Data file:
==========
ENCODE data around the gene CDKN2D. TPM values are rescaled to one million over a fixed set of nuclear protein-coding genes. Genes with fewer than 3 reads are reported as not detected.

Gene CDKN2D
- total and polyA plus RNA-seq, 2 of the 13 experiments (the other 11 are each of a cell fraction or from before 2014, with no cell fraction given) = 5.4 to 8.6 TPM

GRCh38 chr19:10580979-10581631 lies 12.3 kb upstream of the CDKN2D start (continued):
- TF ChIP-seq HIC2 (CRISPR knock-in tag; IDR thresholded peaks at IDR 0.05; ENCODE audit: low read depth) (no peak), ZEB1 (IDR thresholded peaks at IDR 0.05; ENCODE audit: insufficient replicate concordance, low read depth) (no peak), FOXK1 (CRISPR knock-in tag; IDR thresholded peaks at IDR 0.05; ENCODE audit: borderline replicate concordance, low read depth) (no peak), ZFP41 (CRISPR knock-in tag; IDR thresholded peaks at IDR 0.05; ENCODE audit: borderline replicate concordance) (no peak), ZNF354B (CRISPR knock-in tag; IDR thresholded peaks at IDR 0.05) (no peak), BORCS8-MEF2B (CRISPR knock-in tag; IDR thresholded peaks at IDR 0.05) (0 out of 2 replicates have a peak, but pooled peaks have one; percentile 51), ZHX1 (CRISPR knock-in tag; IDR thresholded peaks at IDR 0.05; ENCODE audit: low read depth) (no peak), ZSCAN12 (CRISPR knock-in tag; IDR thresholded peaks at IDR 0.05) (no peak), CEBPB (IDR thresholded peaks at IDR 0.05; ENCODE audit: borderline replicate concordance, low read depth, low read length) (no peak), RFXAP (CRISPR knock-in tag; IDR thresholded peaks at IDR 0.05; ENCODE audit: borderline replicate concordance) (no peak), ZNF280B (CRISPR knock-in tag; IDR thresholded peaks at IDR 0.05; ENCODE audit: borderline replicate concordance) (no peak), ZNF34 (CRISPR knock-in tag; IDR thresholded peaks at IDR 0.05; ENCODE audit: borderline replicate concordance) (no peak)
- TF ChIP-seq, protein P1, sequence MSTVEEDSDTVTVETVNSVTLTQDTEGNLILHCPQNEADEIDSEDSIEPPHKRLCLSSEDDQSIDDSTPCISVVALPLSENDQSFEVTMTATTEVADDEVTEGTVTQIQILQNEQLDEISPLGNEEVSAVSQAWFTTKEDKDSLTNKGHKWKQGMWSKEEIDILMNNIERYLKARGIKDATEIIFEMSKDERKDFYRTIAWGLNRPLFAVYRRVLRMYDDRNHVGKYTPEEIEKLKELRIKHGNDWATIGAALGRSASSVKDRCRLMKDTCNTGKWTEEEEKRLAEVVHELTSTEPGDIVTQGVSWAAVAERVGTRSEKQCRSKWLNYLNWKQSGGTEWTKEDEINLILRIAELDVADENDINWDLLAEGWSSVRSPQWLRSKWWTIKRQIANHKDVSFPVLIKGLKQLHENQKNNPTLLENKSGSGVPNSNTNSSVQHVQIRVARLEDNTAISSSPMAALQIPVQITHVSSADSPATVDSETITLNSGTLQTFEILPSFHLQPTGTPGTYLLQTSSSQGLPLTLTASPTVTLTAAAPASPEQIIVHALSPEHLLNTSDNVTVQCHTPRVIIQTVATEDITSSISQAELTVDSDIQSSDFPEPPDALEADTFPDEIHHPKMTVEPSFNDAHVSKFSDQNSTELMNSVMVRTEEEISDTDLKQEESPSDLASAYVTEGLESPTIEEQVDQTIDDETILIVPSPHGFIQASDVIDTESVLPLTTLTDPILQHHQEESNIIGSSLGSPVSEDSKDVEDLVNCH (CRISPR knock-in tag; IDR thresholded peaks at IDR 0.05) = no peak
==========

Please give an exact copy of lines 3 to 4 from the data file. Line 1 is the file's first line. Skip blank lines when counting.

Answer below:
- total and polyA plus RNA-seq, 2 of the 13 experiments (the other 11 are each of a cell fraction or from before 2014, with no cell fraction given) = 5.4 to 8.6 TPM

GRCh38 chr19:10580979-10581631 lies 12.3 kb upstream of the CDKN2D start (continued):